SOUTH PORTLAND — Some residents of the city’s Willard Square area are hoping to boost their neighborhood after a hectic, and sometimes divisive, spring.
They are organizing a first-of-its-kind celebration for the neighborhood, dubbed “WillardFest,” to take place July 16.
“We thought Willard Square could use a little positive reinforcement,” said Wynne Wirth, who moved to Willard about three years ago.
Wirth said the Willard Square neighborhood has seemed more lively recently, with the reopening of Bathras Market in May and the contentious debate over a building moratorium that eventually sent two would-be business owners off to Knightville last month.
“There’s more energy and more conversations going on on the sidewalks,” Wirth said. “This is a way to say, ‘Let’s celebrate together.'”
Wirth hosted a block party last year with people who lived near her house at the corner of Vincent and Chase streets. She knocked on doors and sent postcard invitations, inviting neighbors to a barbecue get-together.
She said the block party was a huge success, and that one night in May, while walking along the South Portland Greenbelt Trail, she had an idea to host a similar event in Willard Square.
But as Wirth and the rest of the WillardFest Committee planned, it became clear that the celebration would be much bigger than the little get-together at her home.
“It started out as just a block party, where everyone would have fun,” Wirth said. “But it just grew and grew over the weeks. And now it’s a full-blown festival.”
Organizing alongside Wirth is Sharon Herrick, another recent addition to the neighborhood.
Herrick said the event has grown because of the process necessary to bring WillardFest to fruition – specifically the process of getting neighbors to approve the event. She and Wirth knocked on doors of residents within 500 feet of Willard Square, part of the process for getting an entertainment permit from the city.
Herrick said as more people found out, the excitement grew and the event changed from a small block party to a full-out festival with bands, children’s activities and food.
“It’s really a testament to the desire and need that people feel to get together and celebrate,” Herrick said.
Herrick said the festival is about looking ahead, and moving past the moratorium debate.
“We’re bringing people together for an event that’s really about celebration because there’s been some divisiveness,” Herrick said. “We think it’s important to bring people together as a community to support each other, even amidst difference of opinion.”
One of the buildings within the 500-foot radius is 7 Pillsbury St., owned by Glenn Perry, half of the duo that had intended to build a European-style market and cafe. The proposal spurred the moratorium movement.
But rather than spurn the neighborhood that fought him, Perry supports WillardFest.
“Working with (Perry) has been a very positive experience,” Herrick said. “My hope is for it to create some healing, individually and collectively.”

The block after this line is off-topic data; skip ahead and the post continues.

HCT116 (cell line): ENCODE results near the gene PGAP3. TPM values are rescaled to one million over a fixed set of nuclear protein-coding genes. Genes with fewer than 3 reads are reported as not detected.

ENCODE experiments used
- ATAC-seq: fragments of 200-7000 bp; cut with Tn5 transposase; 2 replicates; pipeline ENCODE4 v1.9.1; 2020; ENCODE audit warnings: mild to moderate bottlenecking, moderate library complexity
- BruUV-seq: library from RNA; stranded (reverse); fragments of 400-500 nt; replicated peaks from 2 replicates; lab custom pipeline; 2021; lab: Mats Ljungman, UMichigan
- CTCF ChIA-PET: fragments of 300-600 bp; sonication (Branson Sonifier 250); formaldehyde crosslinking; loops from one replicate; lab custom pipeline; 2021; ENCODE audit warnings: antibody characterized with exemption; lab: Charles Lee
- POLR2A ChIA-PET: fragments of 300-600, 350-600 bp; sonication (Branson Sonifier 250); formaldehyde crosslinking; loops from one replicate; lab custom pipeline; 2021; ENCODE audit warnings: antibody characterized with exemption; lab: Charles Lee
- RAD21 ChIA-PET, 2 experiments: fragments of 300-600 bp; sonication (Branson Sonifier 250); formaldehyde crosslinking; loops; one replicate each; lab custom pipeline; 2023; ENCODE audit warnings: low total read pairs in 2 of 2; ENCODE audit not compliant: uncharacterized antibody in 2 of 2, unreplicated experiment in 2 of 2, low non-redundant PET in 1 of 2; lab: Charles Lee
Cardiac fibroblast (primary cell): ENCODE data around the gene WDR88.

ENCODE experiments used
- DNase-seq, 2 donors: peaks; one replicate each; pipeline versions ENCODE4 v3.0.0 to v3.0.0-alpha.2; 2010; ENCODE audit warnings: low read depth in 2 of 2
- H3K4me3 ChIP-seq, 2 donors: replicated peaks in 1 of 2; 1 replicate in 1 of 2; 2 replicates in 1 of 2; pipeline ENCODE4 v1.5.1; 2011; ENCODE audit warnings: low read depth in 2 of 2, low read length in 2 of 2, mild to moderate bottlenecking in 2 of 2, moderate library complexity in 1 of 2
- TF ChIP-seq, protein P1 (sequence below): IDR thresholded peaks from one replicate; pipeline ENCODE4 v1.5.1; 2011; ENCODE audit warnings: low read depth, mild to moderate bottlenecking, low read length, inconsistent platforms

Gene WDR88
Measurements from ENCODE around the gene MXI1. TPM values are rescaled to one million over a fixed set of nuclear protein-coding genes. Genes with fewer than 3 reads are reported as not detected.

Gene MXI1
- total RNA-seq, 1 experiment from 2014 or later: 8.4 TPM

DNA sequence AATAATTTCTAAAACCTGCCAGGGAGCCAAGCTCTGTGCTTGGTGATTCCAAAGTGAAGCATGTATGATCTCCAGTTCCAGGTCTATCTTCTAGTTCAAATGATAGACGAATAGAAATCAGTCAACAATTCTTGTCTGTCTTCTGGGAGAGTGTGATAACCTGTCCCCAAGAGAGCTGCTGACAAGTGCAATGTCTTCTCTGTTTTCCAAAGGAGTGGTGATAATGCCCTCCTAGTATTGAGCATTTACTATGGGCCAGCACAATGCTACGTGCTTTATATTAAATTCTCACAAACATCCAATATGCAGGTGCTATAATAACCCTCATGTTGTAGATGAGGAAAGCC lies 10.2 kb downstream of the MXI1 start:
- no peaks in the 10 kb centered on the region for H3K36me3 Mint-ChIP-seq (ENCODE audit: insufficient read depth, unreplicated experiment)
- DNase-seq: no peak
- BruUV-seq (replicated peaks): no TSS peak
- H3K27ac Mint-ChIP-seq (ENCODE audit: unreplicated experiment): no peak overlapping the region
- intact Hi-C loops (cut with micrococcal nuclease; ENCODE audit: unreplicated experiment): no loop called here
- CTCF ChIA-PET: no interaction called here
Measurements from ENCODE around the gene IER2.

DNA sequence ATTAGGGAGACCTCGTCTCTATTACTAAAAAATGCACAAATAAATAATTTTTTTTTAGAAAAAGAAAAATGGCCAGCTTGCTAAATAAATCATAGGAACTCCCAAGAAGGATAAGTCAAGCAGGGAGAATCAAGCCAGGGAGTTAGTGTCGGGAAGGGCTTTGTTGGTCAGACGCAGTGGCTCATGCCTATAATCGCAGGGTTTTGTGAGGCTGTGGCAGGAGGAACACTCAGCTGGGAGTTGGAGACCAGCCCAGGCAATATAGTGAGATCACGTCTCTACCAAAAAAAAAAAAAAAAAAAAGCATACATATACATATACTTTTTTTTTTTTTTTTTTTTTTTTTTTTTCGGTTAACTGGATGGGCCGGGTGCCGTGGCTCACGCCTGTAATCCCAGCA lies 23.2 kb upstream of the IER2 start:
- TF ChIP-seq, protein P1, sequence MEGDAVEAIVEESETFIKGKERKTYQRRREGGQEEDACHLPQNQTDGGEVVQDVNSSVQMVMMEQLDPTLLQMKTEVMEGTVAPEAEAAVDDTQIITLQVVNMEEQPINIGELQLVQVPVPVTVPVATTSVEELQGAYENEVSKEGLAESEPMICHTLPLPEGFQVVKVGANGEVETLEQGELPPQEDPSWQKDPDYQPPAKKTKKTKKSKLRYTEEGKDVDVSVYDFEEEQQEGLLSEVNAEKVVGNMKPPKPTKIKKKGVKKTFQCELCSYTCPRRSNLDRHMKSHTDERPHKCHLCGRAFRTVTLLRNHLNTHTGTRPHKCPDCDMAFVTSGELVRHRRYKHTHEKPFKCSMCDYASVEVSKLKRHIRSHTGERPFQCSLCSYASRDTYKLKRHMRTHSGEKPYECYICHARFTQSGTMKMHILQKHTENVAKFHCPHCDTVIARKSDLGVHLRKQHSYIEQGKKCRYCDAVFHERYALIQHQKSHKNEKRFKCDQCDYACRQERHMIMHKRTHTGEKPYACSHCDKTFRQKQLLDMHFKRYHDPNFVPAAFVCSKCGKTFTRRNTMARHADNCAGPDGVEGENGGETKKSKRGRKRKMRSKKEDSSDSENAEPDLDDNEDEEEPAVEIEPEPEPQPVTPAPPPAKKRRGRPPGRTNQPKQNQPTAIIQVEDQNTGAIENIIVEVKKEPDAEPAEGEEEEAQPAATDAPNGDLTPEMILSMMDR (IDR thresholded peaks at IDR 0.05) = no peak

Perry has opened up the lawn at 7 Pillsbury for Herrick’s “wishing wall,” a collaborative art installation of fabric and rope, where people will be able to write their wishes, hopes and dreams for Willard Square. Perry, who lives in Portland, also said he’ll serve drinks to the event’s volunteers from the property’s garage.
Perry said that while at first glance his support may be a surprise, supporting community and togetherness in Willard was always his plan with his business proposal.
“The crazed, money-grubbing developers we were portrayed as by a minority of people who don’t know us is not who we are,” Perry said. “I like doing things like (WillardFest). That’s who I am. This is in line with what we always wanted to do.”
And though he supports WillardFest, Perry is unsure whether he’ll really mix it up with residents.
“I think I’ll be there, but I’m weighing it because it’s obviously much more difficult for some people than for me,” Perry said. “I was taught that a gentlemen should try not to make people uncomfortable. So I may not go. I don’t want to intrude on people’s celebration.”
Either way, the festival is poised to become an annual event. Wirth and Herrick both said that after having one WillardFest under their belts, they’ll be better equipped to organize and plan for next year.
“The secret’s been let out what a great neighborhood this is,” Herrick said.
• WillardFest will take place Saturday, July 16, from 3-7 p.m. at Willard Square, the intersection of Pillsbury, Preble and Thompson streets in South Portland.
• Music will be performed by local acts Welterweight and Papadello, as well as Britta Pejic.
• Children’s activities will include Hula Hoops, face painting, chalk art and other creative endeavors.
• Organizers said Scratch Bakery, Bathras Market and Willard Scoops will all have food on sale, and plans are in the works for a program to allow residents to share their favorite Willard Square memories.
• Sharon Herrick is putting together a “wishing wall,” where residents will be invited to share their hopes and dreams for Willard Square in a piece of collaborative art.
• In the event of rain, the event will be held at the same time on Sunday, July 17.